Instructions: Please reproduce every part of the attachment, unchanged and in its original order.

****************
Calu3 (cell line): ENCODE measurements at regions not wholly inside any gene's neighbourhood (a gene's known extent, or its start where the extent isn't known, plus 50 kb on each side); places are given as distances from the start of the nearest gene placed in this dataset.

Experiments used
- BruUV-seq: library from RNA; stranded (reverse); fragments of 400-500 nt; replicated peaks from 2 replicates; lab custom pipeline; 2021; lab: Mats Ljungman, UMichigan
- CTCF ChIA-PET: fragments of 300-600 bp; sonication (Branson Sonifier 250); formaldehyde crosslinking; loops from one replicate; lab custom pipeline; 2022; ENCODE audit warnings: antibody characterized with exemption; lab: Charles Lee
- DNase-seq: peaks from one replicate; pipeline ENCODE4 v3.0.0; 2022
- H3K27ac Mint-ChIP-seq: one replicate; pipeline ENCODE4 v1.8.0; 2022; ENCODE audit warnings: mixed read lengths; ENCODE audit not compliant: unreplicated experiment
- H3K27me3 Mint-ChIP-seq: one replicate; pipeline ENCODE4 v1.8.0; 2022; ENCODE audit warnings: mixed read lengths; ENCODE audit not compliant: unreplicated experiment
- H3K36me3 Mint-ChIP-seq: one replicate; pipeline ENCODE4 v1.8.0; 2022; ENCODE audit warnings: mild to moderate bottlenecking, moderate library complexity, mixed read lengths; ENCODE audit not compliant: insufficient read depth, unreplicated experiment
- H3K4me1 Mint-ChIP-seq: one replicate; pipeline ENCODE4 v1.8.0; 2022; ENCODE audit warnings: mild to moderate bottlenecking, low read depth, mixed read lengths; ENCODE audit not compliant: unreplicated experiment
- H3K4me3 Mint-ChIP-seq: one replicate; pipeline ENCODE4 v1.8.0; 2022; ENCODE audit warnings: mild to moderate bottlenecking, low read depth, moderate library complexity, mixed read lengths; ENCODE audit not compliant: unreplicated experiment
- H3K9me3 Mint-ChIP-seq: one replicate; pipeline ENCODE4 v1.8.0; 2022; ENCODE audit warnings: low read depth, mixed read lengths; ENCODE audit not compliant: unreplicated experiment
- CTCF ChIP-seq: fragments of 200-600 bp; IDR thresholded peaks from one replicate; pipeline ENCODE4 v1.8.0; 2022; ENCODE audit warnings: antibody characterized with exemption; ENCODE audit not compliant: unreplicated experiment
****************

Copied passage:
Calu3 (cell line): ENCODE measurements at regions not wholly inside any gene's neighbourhood (a gene's known extent, or its start where the extent isn't known, plus 50 kb on each side); places are given as distances from the start of the nearest gene placed in this dataset.

Experiments used
- BruUV-seq: library from RNA; stranded (reverse); fragments of 400-500 nt; replicated peaks from 2 replicates; lab custom pipeline; 2021; lab: Mats Ljungman, UMichigan
- CTCF ChIA-PET: fragments of 300-600 bp; sonication (Branson Sonifier 250); formaldehyde crosslinking; loops from one replicate; lab custom pipeline; 2022; ENCODE audit warnings: antibody characterized with exemption; lab: Charles Lee
- DNase-seq: peaks from one replicate; pipeline ENCODE4 v3.0.0; 2022
- H3K27ac Mint-ChIP-seq: one replicate; pipeline ENCODE4 v1.8.0; 2022; ENCODE audit warnings: mixed read lengths; ENCODE audit not compliant: unreplicated experiment
- H3K27me3 Mint-ChIP-seq: one replicate; pipeline ENCODE4 v1.8.0; 2022; ENCODE audit warnings: mixed read lengths; ENCODE audit not compliant: unreplicated experiment
- H3K36me3 Mint-ChIP-seq: one replicate; pipeline ENCODE4 v1.8.0; 2022; ENCODE audit warnings: mild to moderate bottlenecking, moderate library complexity, mixed read lengths; ENCODE audit not compliant: insufficient read depth, unreplicated experiment
- H3K4me1 Mint-ChIP-seq: one replicate; pipeline ENCODE4 v1.8.0; 2022; ENCODE audit warnings: mild to moderate bottlenecking, low read depth, mixed read lengths; ENCODE audit not compliant: unreplicated experiment
- H3K4me3 Mint-ChIP-seq: one replicate; pipeline ENCODE4 v1.8.0; 2022; ENCODE audit warnings: mild to moderate bottlenecking, low read depth, moderate library complexity, mixed read lengths; ENCODE audit not compliant: unreplicated experiment
- H3K9me3 Mint-ChIP-seq: one replicate; pipeline ENCODE4 v1.8.0; 2022; ENCODE audit warnings: low read depth, mixed read lengths; ENCODE audit not compliant: unreplicated experiment
- CTCF ChIP-seq: fragments of 200-600 bp; IDR thresholded peaks from one replicate; pipeline ENCODE4 v1.8.0; 2022; ENCODE audit warnings: antibody characterized with exemption; ENCODE audit not compliant: unreplicated experiment